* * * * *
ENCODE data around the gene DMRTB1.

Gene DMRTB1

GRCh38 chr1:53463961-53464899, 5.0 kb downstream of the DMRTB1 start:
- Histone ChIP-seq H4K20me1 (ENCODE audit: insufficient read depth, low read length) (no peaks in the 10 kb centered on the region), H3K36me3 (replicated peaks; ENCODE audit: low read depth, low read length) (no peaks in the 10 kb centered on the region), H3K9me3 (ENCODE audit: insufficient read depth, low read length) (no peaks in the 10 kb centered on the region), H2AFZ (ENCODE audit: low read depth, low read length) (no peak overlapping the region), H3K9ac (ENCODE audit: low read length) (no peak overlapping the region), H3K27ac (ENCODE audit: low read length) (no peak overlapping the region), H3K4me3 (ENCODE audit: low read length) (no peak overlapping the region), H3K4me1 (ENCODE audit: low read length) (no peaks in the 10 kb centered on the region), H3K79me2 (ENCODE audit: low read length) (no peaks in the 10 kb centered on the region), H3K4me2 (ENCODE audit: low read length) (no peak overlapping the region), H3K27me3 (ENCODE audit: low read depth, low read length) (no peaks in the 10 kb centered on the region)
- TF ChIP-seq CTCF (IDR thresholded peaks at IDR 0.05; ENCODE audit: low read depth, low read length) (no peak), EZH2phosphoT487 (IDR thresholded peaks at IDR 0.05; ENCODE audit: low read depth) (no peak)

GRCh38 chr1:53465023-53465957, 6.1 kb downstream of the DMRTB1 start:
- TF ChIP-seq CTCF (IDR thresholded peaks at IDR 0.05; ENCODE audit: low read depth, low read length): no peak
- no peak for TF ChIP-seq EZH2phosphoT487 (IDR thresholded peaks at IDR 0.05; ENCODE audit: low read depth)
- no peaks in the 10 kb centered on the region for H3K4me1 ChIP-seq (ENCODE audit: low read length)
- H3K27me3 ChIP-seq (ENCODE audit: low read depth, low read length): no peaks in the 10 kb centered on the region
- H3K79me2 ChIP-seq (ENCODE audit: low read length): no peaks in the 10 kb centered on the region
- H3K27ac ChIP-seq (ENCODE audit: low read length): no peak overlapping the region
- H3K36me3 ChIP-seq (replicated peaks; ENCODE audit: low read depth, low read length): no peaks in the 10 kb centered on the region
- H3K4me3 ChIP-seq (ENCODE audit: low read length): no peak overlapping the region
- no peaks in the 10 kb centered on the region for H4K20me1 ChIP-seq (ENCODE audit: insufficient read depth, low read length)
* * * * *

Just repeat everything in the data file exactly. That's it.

ENCODE data around the gene DMRTB1.

Gene DMRTB1

GRCh38 chr1:53463961-53464899, 5.0 kb downstream of the DMRTB1 start:
- Histone ChIP-seq H4K20me1 (ENCODE audit: insufficient read depth, low read length) (no peaks in the 10 kb centered on the region), H3K36me3 (replicated peaks; ENCODE audit: low read depth, low read length) (no peaks in the 10 kb centered on the region), H3K9me3 (ENCODE audit: insufficient read depth, low read length) (no peaks in the 10 kb centered on the region), H2AFZ (ENCODE audit: low read depth, low read length) (no peak overlapping the region), H3K9ac (ENCODE audit: low read length) (no peak overlapping the region), H3K27ac (ENCODE audit: low read length) (no peak overlapping the region), H3K4me3 (ENCODE audit: low read length) (no peak overlapping the region), H3K4me1 (ENCODE audit: low read length) (no peaks in the 10 kb centered on the region), H3K79me2 (ENCODE audit: low read length) (no peaks in the 10 kb centered on the region), H3K4me2 (ENCODE audit: low read length) (no peak overlapping the region), H3K27me3 (ENCODE audit: low read depth, low read length) (no peaks in the 10 kb centered on the region)
- TF ChIP-seq CTCF (IDR thresholded peaks at IDR 0.05; ENCODE audit: low read depth, low read length) (no peak), EZH2phosphoT487 (IDR thresholded peaks at IDR 0.05; ENCODE audit: low read depth) (no peak)

GRCh38 chr1:53465023-53465957, 6.1 kb downstream of the DMRTB1 start:
- TF ChIP-seq CTCF (IDR thresholded peaks at IDR 0.05; ENCODE audit: low read depth, low read length): no peak
- no peak for TF ChIP-seq EZH2phosphoT487 (IDR thresholded peaks at IDR 0.05; ENCODE audit: low read depth)
- no peaks in the 10 kb centered on the region for H3K4me1 ChIP-seq (ENCODE audit: low read length)
- H3K27me3 ChIP-seq (ENCODE audit: low read depth, low read length): no peaks in the 10 kb centered on the region
- H3K79me2 ChIP-seq (ENCODE audit: low read length): no peaks in the 10 kb centered on the region
- H3K27ac ChIP-seq (ENCODE audit: low read length): no peak overlapping the region
- H3K36me3 ChIP-seq (replicated peaks; ENCODE audit: low read depth, low read length): no peaks in the 10 kb centered on the region
- H3K4me3 ChIP-seq (ENCODE audit: low read length): no peak overlapping the region
- no peaks in the 10 kb centered on the region for H4K20me1 ChIP-seq (ENCODE audit: insufficient read depth, low read length)